Friend's guitar feels much slinkier

rich2k4

Senior Member
Messages
2,251
my friend has a wildwood 10 strat, with string gauge 11-49.

My tele has a string gauge of 10-46, yet his guitar feels very slinky like it has 10's on it, and the strings feel thinner then the 10's i have on my guitar. The 10's on my tele are a little bit harder to bend, not sure why

for example A note on second fret G string. On my guitar you need to put in a little force to bend it. On his guitar, with gauges bigger then mine, it's a lot easier to bend.

what the hell is going on here?

I wish i had a guitar where i can put 11's on it and have it still be really slinky, but every single guitar i own is somewhat stiff on the strings, it sucks.
 

candid_x

Member
Messages
9,667
Couple thoughts.

Not all brands of the same gauge string have the same feel or tension. Plus, the strat's string length is probably different than your tele's, and you may be feeling the flex of a floating trem when you bend a string, giving the impression of a slinkier feel. Or any combination of the above.
 

rich2k4

Senior Member
Messages
2,251
aren't strats and tele's both 25.5 scale length?

also his strat has all 5 springs on tight, that trem ain't moving.

my tele has a 9.5 inch radius, his has a 10". mine has medium jumbo frets and his has those 6120 frets or whatever.

he also uses elixer 11-49 while i use d'addario 10-46
 
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3,383
Amazing how two guitars, identical visually and in specs, strung with the exact same strings, can feel totally different.

I've owned strats that were just slinkier guitars and those that have been much stiffer, even though there wasn't any reason for them to feel different from one another.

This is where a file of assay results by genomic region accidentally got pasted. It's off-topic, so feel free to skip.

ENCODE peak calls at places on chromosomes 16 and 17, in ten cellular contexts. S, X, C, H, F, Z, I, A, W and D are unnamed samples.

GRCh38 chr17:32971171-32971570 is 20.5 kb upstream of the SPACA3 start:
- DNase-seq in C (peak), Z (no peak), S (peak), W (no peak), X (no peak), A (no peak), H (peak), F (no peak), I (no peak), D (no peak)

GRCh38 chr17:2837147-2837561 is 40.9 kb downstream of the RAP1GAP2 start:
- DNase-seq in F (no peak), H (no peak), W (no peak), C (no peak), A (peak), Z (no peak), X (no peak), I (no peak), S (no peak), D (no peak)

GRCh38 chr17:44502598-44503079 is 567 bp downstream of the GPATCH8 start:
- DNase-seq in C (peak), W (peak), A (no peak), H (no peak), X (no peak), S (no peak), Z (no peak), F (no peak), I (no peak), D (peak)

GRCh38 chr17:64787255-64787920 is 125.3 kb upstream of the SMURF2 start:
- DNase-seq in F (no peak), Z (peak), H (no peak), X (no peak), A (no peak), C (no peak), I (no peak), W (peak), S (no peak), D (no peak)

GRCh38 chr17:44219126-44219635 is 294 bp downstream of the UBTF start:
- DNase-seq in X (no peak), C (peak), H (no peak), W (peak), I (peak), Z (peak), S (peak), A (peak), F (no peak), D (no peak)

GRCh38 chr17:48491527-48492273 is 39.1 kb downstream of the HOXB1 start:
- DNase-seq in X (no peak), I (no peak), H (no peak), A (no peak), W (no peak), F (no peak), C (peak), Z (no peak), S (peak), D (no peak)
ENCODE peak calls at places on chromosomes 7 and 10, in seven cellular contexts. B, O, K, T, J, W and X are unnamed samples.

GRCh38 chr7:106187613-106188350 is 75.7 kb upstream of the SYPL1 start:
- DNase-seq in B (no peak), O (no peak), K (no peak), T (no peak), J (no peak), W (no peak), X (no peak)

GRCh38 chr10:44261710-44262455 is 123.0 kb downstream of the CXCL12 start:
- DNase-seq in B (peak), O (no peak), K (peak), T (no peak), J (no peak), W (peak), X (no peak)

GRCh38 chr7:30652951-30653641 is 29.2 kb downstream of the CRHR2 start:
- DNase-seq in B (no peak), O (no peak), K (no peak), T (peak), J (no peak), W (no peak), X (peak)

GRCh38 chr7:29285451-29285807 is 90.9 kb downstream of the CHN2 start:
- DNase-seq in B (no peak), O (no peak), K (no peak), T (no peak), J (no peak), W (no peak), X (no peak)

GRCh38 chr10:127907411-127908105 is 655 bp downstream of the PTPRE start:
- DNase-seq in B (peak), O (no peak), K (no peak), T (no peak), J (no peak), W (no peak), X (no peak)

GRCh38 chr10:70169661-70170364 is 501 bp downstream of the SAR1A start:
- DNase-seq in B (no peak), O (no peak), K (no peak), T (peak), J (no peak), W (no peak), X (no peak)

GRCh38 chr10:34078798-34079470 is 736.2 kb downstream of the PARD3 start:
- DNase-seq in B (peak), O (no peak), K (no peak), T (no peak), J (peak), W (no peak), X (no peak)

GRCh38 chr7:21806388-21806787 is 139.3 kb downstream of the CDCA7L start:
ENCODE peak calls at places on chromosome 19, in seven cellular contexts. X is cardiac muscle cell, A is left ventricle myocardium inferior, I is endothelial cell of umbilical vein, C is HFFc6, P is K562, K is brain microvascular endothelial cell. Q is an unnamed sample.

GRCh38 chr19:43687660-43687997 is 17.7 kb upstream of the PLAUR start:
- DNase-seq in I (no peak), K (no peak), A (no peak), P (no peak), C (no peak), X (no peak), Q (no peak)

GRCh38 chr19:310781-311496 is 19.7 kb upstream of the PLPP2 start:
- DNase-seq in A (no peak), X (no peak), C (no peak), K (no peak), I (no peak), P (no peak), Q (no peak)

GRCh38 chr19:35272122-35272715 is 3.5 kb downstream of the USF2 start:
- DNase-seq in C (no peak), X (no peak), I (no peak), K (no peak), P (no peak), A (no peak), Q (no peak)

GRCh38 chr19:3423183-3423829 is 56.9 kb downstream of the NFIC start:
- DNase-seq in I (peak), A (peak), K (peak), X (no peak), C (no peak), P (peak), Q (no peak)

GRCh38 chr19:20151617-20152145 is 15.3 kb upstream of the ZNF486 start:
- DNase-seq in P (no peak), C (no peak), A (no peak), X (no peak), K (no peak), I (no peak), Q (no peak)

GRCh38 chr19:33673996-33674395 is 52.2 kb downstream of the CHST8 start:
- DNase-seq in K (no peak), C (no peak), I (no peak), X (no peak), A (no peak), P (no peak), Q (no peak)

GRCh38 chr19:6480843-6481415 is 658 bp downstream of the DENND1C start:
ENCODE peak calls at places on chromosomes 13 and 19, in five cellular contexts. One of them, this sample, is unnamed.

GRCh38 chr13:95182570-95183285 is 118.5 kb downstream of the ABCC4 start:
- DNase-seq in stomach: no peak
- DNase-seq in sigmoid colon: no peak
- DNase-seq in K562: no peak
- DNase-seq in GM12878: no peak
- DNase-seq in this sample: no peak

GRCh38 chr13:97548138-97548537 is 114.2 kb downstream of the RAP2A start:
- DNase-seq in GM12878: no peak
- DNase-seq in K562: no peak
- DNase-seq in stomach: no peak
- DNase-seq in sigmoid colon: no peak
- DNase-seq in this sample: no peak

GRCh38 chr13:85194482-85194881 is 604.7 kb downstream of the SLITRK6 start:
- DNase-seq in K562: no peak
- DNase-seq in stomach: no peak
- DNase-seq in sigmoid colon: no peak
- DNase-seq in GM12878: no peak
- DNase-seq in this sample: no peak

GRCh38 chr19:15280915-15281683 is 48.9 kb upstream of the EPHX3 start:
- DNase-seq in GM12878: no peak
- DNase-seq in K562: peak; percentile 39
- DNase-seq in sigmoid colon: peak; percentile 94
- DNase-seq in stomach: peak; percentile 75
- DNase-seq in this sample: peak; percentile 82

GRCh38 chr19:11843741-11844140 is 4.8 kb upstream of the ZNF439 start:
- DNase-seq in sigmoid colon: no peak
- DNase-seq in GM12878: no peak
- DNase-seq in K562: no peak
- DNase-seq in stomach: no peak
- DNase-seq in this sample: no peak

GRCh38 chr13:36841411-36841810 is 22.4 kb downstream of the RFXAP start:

I think the Elixers are going to feel much slinkier, though. I'm off D'Addario strings for good -- they are a little stiffer than I like.
 

DANOCASTER

Silver Supporting Member
Messages
3,293
look at the height of the 3 saddles ( assuming a vintage style bridge )

the lower those saddles are , the shallower the angle as they break over the saddles and go thru the body - the shallower that angle , the slinkier it feels

regardless - some guitars just fight you - but the higher the saddles, the stiffer the feel GENERALLY speaking
 

Demioblue

Silver Supporting Member
Messages
1,307
my tele has a 9.5 inch radius, his has a 10". mine has medium jumbo frets and his has those 6120 frets or whatever.

he also uses elixer 11-49 while i use d'addario 10-46
One thing though. Action? Lower action set ups can be harder to bend than higher action setips.
 

K-Line

Vendor
Messages
8,382
Trems guitars are more slinky than hardtail cause the trem gives a bit with the bend. A top notch set up can get almost any guitar to feel the way you want. The tech has to know how to do it!
 

Selsaral

Member
Messages
1,777
Personally I find higher action vastly easier to bend on. It's possible his guitar has higher action and that this explains the difference.

for example A note on second fret G string. On my guitar you need to put in a little force to bend it. On his guitar, with gauges bigger then mine, it's a lot easier to bend.
This is one of the classic symptoms of low action. I use this particular bend as my primary guide to saddle height.
 

phantasm

Member
Messages
1,219
It's possible that your friend's guitar had the frets polished really well- it can help alot!
 

alberob

Member
Messages
1,854
After I removed 2 of the 5 springs and floated the trem so it works up and down,it has a much more slinky feel.Bending strings became much easier as you can see the bridge rise when you bend the strings.It works for me.:warning
 

buddastrat

Member
Messages
14,689
All guitars have their own feel and I've had guitars where .010's feel slinkier on one than another. Some strats make .010's feel like .011's, like the Eric Johnson strats I had, were terribly stiff players. Even after all the mods, from less springs, looser springs, to floating the trem, to strings to shimming neck forward for lower break angles blah blah. The only thing that helped was a new neck. As soon as I swapped on a new neck, with the exact same set of strings, I noticed an amazing difference in feel. From all my experimenting it really seemed the neck determined how stiff or slinky the strings would feel.